PROFINET, Slovakia's start-up third mobile telecom operator, failed to meet a mid-August payment deadline for its recently awarded state licences, leading to threats from the market regulating Telecoms Office (TÚ) that the firm risked losing the permits.
After being awarded licences to operate GSM and 'third-generation' UMTS mobile telecom networks in July, Profinet was obliged to pay the Sk1.5 billion ($33 million) fee in two instalments - Sk500 million due on August 14, and the remaining Sk1 billion on December 2.
"Non-payment of any instalment to the licence office will be considered a serious violation of licence conditions, which, if not adjusted according to written notification within 10 days of receipt, will result in the immediate revocation of the licence," said TÚ spokesman Roman Vavro, adding that the company had until August 30 to pay up.
Profinet, a Bratislava-based wireless operator and Internet service provider, surprised many in the spring when it submitted the only bid in Slovakia's tender for a third mobile operator.
Although claiming to be working with a foreign investor, Profinet has so far declined to name its partner, and some of the firm's creditors have grown uneasy with the firm's mounting debts.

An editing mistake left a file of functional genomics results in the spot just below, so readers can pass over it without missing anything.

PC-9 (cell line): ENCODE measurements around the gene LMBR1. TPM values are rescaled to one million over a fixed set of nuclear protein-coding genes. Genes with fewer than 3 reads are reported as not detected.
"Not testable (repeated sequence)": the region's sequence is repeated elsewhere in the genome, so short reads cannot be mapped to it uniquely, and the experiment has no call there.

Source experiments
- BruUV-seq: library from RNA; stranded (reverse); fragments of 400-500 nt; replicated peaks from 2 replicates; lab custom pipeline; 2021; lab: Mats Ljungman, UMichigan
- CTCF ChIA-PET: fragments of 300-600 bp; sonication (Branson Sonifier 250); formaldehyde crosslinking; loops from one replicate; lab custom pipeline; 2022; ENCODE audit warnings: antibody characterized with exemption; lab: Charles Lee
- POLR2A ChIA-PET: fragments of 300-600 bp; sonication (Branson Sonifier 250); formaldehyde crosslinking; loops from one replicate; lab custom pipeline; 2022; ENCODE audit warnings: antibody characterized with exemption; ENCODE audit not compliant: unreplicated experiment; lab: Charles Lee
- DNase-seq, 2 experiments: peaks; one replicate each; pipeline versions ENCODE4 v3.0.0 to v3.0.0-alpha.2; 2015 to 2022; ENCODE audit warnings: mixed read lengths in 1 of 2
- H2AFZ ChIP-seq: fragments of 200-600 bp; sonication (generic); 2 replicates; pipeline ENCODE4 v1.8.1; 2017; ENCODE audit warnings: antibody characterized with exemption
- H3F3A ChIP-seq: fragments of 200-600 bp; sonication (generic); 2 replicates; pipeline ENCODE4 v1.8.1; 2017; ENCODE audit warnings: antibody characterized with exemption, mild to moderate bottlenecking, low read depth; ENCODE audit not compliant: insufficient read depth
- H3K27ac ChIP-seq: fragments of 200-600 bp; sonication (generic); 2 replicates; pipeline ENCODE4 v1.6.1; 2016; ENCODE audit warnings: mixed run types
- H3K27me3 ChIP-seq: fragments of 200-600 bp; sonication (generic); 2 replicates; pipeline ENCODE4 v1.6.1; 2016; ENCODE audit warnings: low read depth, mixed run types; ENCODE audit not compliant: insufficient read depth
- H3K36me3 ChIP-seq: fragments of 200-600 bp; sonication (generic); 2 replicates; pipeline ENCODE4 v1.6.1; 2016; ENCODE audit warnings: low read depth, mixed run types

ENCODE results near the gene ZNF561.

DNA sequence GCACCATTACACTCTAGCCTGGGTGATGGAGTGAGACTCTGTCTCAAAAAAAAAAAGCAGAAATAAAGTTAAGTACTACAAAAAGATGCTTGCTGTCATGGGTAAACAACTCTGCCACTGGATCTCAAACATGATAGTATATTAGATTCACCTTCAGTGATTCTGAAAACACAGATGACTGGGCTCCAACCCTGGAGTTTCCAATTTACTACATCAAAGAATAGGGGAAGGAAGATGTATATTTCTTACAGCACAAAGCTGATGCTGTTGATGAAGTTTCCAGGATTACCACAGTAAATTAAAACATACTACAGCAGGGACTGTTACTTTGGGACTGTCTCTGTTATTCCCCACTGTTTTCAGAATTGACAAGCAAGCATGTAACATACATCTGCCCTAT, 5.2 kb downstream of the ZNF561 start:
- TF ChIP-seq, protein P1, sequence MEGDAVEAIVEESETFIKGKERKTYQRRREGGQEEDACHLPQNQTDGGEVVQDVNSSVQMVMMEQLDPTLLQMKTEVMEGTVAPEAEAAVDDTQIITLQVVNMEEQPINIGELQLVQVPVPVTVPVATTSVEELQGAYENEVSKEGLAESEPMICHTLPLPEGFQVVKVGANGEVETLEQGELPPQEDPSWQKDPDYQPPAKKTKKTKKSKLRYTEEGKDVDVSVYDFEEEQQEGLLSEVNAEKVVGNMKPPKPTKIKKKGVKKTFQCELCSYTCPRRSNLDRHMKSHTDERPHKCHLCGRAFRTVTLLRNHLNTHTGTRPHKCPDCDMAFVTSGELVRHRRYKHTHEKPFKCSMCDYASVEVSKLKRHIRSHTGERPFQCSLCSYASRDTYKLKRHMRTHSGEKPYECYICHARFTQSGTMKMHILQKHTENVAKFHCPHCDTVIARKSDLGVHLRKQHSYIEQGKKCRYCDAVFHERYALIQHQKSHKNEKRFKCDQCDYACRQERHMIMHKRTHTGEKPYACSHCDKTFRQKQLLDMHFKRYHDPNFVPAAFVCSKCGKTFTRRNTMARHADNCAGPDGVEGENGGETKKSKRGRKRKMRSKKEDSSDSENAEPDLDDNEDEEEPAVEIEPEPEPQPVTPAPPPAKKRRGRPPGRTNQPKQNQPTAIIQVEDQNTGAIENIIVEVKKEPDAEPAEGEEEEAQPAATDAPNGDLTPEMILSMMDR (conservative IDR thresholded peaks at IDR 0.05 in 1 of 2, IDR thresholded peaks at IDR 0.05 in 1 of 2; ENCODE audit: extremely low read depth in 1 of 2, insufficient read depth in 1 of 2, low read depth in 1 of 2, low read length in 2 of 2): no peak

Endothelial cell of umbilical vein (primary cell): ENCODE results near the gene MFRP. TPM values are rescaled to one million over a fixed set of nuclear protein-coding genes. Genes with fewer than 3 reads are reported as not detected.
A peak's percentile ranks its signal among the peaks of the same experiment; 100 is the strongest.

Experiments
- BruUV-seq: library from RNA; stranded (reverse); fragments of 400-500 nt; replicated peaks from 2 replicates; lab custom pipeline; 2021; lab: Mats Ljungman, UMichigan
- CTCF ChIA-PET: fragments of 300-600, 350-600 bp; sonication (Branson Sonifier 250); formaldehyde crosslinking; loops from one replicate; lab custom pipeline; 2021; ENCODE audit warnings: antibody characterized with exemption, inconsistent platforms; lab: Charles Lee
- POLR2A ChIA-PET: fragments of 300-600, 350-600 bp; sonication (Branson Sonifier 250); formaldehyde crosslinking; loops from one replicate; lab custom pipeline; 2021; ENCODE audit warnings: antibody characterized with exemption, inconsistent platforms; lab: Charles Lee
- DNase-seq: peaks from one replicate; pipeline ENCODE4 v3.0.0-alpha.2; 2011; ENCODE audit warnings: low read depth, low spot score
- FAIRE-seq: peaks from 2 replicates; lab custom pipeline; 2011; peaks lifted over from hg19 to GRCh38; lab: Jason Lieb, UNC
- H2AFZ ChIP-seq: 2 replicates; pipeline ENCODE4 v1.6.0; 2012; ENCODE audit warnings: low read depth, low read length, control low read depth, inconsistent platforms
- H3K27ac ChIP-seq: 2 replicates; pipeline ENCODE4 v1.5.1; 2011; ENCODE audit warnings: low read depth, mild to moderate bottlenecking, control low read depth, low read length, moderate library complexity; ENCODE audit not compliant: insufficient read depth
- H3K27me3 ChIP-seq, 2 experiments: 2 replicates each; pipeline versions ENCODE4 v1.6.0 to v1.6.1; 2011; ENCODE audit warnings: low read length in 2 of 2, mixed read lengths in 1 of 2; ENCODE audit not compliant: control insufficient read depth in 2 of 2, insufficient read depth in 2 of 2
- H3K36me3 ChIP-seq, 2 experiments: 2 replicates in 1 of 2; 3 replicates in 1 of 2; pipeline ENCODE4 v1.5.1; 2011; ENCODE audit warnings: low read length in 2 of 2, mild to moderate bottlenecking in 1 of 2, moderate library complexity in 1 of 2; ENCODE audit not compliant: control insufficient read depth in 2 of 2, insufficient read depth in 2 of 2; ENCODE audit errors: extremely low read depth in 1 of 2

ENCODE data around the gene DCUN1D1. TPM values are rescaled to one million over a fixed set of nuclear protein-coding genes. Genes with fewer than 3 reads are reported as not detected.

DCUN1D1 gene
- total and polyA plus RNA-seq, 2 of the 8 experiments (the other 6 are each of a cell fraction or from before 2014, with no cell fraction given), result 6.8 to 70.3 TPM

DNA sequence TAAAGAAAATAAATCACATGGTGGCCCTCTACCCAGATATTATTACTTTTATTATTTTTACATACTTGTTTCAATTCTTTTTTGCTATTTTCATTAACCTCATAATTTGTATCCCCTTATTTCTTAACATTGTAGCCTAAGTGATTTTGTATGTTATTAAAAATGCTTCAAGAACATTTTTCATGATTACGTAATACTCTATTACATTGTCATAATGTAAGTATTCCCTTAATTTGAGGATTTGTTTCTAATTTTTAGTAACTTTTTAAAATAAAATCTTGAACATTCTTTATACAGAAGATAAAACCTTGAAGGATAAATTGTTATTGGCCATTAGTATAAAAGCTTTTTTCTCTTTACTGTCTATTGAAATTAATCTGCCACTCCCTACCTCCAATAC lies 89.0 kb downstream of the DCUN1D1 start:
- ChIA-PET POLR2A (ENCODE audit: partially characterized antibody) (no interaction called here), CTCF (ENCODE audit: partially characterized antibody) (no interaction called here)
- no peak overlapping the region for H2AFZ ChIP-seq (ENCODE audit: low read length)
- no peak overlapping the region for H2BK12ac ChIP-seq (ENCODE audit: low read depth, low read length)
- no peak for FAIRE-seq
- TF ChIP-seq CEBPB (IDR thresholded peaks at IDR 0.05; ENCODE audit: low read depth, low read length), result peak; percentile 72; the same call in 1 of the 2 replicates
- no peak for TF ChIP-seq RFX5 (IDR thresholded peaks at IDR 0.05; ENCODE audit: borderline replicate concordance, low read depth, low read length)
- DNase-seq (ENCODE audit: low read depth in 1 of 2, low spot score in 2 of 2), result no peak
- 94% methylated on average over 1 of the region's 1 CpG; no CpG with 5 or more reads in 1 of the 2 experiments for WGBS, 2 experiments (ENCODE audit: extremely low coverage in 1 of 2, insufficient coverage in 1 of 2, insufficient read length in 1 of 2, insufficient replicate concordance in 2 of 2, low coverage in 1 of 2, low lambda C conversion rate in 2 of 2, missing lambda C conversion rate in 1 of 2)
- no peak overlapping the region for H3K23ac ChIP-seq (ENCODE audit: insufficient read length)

Telecom service providers Quadia DCT and Telekom Servis have claimed that Profinet owes them Sk2.4 million and Sk1 million, respectively, while social security provider Sociálna Poisťovňa has listed the company on its website among those owing more than Sk100,000.
However, Profinet project manager Peter Ostromecký said that the firm would be able to settle the claims, and that money for the licence payment was already on the way.
"We expect to settle the first instalment within the 10-day deadline. In the event of failure and withdrawal of the licence, we will continue providing our present services as we have done until now," he said.
Slovakia's two current mobile service providers, Eurotel and Orange, both paid licence fees for GSM and UMTS service, good for 20 years, in mid-August ahead of the deadline.
According to licence conditions, UMTS providers are obliged to begin providing service within 30 months of receiving frequencies, while the third GSM operator has 18 months to ensure coverage of 20 per cent of the country's population.
2. Sep 2002 at 0:00 | Dewey Smolka